“In its lowdown pursuit of the bottom line, oil giant Chevron has wreaked environmental destruction from the Amazon rainforest to Richmond,” said Wechsler. “And when it made a multimillion dollar contribution to a conservative super PAC during the last election, it may have violated a federal law prohibiting political donations by federal contractors.”
While the Supreme Court’s ruling in Citizens United v. Federal Election Commission may have opened the door to unlimited corporate contributions to super PACs, companies that hold government contracts are subject to a different set of rules under the federal pay-to-play standard.
In December 2012, federal prosecutors failed to bring true justice to HSBC for massive, criminal money laundering because the giant UK bank was too big. An indictment, they thought, would ravage the financial sector.
In January 2013, with a full month to reflect about the non-prosecution of HSBC, Attorney General Eric Holder acknowledged the reason behind the decision: “I am concerned that the size of some of these institutions becomes so large that it does become difficult for us to prosecute them when we are hit with indications that if you do prosecute, if you do bring a criminal charge, it will have a negative impact on the national economy, perhaps even the world economy. And I think that is a function of the fact that some of these institutions have become too large.”
Since then, numerous bank regulators and Obama administration officials have attempted to refute their role in or even the accuracy of Holder’s assertion. In testimony and speeches, officials from the Federal Reserve, FDIC, Comptroller of the Currency, and Treasury contradicted Holder’s claim that government deemed some banks were just too big to jail. Those denials may be explored when Justice Department official James M. Cole testifies before a House financial services subcommittee May 22.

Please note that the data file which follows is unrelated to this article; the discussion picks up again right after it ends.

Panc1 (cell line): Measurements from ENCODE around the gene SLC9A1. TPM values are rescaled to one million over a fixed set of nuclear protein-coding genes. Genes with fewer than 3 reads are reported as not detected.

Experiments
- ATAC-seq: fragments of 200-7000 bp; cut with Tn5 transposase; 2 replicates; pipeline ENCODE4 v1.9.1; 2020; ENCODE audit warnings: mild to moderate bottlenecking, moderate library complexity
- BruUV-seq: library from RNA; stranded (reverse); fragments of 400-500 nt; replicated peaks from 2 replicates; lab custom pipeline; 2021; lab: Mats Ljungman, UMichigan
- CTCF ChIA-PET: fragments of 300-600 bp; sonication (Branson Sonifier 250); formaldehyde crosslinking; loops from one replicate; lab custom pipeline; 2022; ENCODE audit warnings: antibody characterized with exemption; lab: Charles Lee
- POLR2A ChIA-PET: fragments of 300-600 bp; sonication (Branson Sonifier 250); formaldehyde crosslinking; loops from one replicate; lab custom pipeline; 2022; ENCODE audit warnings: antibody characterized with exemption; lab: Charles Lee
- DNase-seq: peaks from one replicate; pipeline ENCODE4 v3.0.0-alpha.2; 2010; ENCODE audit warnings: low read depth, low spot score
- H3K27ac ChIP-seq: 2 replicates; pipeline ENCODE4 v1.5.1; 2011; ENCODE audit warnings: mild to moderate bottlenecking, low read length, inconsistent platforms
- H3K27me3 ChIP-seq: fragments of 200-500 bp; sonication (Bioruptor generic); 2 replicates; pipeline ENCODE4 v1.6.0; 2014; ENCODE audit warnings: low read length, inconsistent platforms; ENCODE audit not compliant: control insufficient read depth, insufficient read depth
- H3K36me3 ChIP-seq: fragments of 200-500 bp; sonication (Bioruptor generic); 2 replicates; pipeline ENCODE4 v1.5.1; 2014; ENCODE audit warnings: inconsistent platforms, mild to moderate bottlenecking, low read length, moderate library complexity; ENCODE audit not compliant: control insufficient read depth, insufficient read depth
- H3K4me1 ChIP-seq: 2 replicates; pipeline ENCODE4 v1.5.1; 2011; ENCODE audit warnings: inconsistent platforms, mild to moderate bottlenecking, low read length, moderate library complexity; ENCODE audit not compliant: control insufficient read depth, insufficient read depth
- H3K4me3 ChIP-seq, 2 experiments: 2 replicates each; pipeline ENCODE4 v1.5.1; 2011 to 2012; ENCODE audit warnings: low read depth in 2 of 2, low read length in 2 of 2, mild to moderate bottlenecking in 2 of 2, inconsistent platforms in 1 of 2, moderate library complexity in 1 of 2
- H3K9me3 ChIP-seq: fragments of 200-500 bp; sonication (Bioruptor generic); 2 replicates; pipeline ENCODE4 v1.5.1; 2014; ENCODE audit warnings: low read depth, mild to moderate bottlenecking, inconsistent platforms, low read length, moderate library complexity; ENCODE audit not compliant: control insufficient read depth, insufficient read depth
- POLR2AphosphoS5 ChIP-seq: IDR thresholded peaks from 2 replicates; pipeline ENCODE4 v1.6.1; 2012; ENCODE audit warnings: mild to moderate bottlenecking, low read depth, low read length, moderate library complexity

Republicans on the House financial services committee have long been a cheap date for Wall Street. So it was no surprise that they voted unanimously on May 7 in favor of nine bills to eviscerate important safeguards in the 2010 Wall Street Reform Act pertaining to derivatives supervision. But American taxpayers would be discouraged to learn that most of the junior Democrats on this committee also jumped into the back seat with their Wall Street suitors.
Derivatives regard the gambling aspect of financial firms’ operations, the part in which they make high-stakes bets under the guise of “hedging.” For instance, the unregulated “credit default swaps” that nearly caused a full meltdown of the financial sector in 2008 were derivatives.
The bills in question include one (HR 1256) that cedes regulatory authority over foreign affiliates of American companies to foreign countries. Another (HR 992), allows taxpayer-backed banks to engage in risky derivatives bets that the Dodd-Frank reform law banned. The bills involve obscure terms, which, alas, are where the “muggers hide,” as Sen. Elizabeth Warren (D-Mass.) once said. Here is Public Citizen’s memo explaining the bills that was distributed to the committee. And here are materials from Americans for Financial Reform.